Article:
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Give peace a chance in Syria

By John Gittings

When Ban Ki-moon, speaking in The Hague, called recently on member countries to “give peace a chance” in Syria, and condemned the supply of weapons to both sides, he was taking part in a ceremony at the Peace Palace to mark the centennial of its foundation (a result of the Hague Peace Conference in 1899)  which otherwise was ignored by the media.

Not much more attention may be paid to the UN International Day of Peace on September 21, which will also be marked by special events at the Peace Palace. First declared by the General Assembly in 1981, the Day of Peace was fixed to its present date in a resolution (2001), co-sponsored by Britain, calling for the day to be observed as “a day of global ceasefire and non-violence”.  One has to search for any British (or most other UN member-states’) interest in the event since then, and most activities are organised by the non-official Peace One Day campaign.

These institutions and events belong to a counter-narrative of peace thought and argument over the past century and a half which is usually neglected by historians and stifled by the narrative of war. Yet there are signs in the present Syrian crisis that the opposing views of those who wish to “give peace a chance” have begun to be heard more clearly. And the contrast with what happened ten years ago in the run-up to the Iraq war is notable.

First was the readiness of the UN Secretary-General himself to speak out before the event, warning the US and its allies that any military action without Security Council approval would be in breach of the UN Charter.  In 2003, his predecessor Kofi Annan only pronounced the Iraq War “illegal” after it had been carried out.

Public opinion has grown much more sceptical, across the whole political spectrum, of the evidence offered to justify war. This has nothing to do with alleged “war weariness” or “isolationism”. It is, rather, a healthy wariness, based on the experience of Iraq, of government assertions backed up by unspecified intelligence.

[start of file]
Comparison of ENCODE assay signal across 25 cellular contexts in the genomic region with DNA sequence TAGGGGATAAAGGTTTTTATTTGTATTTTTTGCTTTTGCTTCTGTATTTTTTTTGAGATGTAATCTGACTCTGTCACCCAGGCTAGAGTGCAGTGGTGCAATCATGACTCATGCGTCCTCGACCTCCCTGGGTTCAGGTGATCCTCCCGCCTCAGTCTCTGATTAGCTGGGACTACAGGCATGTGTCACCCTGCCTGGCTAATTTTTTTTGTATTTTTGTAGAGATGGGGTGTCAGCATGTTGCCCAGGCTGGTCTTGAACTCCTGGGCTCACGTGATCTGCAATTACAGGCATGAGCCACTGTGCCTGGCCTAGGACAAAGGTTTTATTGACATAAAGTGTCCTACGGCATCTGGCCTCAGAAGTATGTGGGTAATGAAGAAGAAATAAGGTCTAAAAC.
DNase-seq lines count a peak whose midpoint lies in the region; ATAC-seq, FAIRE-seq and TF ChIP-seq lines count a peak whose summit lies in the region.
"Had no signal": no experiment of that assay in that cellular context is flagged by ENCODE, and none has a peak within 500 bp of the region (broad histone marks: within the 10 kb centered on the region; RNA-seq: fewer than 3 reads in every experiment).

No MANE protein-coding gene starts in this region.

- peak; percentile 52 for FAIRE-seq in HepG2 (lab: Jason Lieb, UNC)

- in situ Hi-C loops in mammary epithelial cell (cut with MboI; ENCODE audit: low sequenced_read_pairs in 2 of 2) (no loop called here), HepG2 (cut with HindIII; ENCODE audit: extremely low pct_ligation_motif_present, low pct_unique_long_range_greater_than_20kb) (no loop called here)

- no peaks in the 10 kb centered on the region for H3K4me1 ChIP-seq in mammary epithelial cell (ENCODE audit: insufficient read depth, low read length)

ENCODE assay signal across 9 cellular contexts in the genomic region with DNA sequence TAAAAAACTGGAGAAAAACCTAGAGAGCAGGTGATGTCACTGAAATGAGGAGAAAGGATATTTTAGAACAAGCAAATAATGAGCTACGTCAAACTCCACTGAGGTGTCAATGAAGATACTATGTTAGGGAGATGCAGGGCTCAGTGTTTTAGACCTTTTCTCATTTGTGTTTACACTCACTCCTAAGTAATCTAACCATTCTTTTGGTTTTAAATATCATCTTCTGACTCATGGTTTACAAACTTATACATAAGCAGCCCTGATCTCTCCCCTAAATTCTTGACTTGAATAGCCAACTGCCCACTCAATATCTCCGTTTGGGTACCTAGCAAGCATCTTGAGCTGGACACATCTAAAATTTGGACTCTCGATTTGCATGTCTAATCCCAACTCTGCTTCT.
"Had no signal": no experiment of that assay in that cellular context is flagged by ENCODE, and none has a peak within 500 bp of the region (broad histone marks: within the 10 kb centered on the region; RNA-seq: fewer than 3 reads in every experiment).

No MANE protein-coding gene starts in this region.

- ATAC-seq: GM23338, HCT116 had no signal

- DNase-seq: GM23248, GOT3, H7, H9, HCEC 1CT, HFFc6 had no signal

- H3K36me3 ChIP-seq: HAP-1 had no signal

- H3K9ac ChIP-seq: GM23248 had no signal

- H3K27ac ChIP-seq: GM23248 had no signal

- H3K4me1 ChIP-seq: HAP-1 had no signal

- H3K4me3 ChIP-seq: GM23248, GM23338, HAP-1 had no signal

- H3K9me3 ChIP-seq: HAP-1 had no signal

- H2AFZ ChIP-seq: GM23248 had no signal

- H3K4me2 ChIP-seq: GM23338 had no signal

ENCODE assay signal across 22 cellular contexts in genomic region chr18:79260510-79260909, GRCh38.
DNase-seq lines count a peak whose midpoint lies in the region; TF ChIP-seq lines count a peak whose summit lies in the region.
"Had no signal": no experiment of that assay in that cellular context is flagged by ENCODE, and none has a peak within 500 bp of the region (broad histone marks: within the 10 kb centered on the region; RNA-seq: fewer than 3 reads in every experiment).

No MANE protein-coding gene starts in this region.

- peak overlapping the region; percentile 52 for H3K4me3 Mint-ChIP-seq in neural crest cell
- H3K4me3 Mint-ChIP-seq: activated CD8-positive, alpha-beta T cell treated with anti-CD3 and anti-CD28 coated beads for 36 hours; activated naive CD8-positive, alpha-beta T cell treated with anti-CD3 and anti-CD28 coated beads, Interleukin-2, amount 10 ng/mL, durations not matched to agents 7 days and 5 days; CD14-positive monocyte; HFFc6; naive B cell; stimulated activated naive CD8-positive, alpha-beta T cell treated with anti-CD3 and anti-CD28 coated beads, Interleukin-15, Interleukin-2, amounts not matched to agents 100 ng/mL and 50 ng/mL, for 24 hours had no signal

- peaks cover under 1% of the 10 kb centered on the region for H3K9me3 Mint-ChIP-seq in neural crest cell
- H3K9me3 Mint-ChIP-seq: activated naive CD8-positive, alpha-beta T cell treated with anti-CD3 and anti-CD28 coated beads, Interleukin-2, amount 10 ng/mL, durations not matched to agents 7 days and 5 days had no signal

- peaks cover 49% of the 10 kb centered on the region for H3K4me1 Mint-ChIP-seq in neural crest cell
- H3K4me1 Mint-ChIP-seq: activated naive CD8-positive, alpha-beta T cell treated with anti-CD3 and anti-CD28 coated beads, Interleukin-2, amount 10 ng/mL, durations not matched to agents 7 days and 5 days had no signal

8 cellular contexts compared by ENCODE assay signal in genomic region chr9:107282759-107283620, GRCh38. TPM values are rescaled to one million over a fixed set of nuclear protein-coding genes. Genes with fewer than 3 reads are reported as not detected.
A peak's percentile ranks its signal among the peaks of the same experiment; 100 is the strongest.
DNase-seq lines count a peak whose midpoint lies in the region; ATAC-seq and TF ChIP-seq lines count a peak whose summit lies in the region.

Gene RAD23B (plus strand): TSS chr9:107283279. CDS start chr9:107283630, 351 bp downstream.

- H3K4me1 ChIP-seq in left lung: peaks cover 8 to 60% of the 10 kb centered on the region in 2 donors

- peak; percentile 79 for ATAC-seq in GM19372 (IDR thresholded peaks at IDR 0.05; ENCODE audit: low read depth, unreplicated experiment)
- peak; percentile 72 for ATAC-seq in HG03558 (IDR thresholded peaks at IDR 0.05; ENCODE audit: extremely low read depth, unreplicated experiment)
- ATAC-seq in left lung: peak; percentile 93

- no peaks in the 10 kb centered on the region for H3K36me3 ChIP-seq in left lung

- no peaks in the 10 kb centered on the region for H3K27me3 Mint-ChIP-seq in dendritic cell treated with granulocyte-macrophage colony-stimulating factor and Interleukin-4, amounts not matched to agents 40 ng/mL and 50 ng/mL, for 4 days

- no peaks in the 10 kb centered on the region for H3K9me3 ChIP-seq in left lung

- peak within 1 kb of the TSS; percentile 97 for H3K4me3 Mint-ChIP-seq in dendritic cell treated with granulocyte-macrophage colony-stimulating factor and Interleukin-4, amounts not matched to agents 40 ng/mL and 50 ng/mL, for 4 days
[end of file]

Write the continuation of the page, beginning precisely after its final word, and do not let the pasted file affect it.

The United Nations Security Council Chamber in New York
Public opinion is also much more attuned to the question which before the Iraq War was only raised by committed critics: what will be the actual consequences of military action? There is a widespread and articulate feeling that “it will only make things worse”. The public ear, we may say, has been tuned in to the complexity of the Middle East situation not only by the disastrous consequences of the Iraq War, but by the mixed fate of what can no longer be so easily called the Arab Spring.

This popular unease lay behind the failure of the British parliament to endorse Prime Minister Cameron’s resolution (even though tentatively worded) envisaging a military strike on Syria. This, coupled with similar unease in the US, then forced President Obama to seek Congressional support before any military action.

Also in marked contrast to the diplomatic run-up to the Iraq War (and to the earlier Gulf War of 1990-91), the Soviet-sponsored proposal for a solution to the chemical weapons issue in Syria, accepted by the Assad regime, was not shot down or discredited by Western governments at the start. This has led to a more hopeful diplomatic atmosphere which may even lead to dialogue between the US and Britain with Iran – essential for any regional settlement. None of this would have been possible if the missiles had been launched.

Finally, there is concern not only with the failure of the UN Security Council to unite in action, but with the lack of  UN reform which would make the organisation more in tune with a world greatly changed since 1945.

There is no shortage of ideas on ways to enlarge the Security Council or to modify the veto power– as set out in Paul Kennedy’s study of The Parliament of Man (2006) — only a lack of resolve by member states, and particularly by the Permanent Five, to explore these ideas. A real  opportunity for UN reform was missed in the early 1990s when the end of the cold war made it at last possible.

There is growing recognition too that UN Resolution No. 1973 for humanitarian intervention in Libya was misused by the US and its allies to further regime change, poisoning the atmosphere for future agreement in the Security Council by Russia and China. The implementation of any future resolution of this kind will be watched more closely to ensure this does not breach its terms.

Are we now witnessing a more rounded and thoughtful attitude to questions of war and peace in international affairs, and the final abandonment of  Western triumphalism which followed the ending of the cold war?  Are we seeing what the anthropologist Douglas Fry, in the recently published collection of essays on War, Peace, and Human Nature, calls “a dramatic shift away from ‘nature, red in tooth and claw’” to the view that humanity is peaceful rather than warlike by nature?

War is still very much with us, and we still have a long way to go, but perhaps we are beginning to realise again that, as St Augustine put it, “It is a higher glory to stay war with a word, than to slay men with a sword.”

John Gittings is a peace historian and the author of The Glorious Art of Peace: from the Iliad to Iraq. He has previously written for OUPblog on World Humanitarian Day and the Cuban Missile Crisis.

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Image credit: The United Nations Security Council Chamber in New York, 2005. By Bernd Untiedt, Germany [CC-BY-SA-3.0], via Wikimedia Commons

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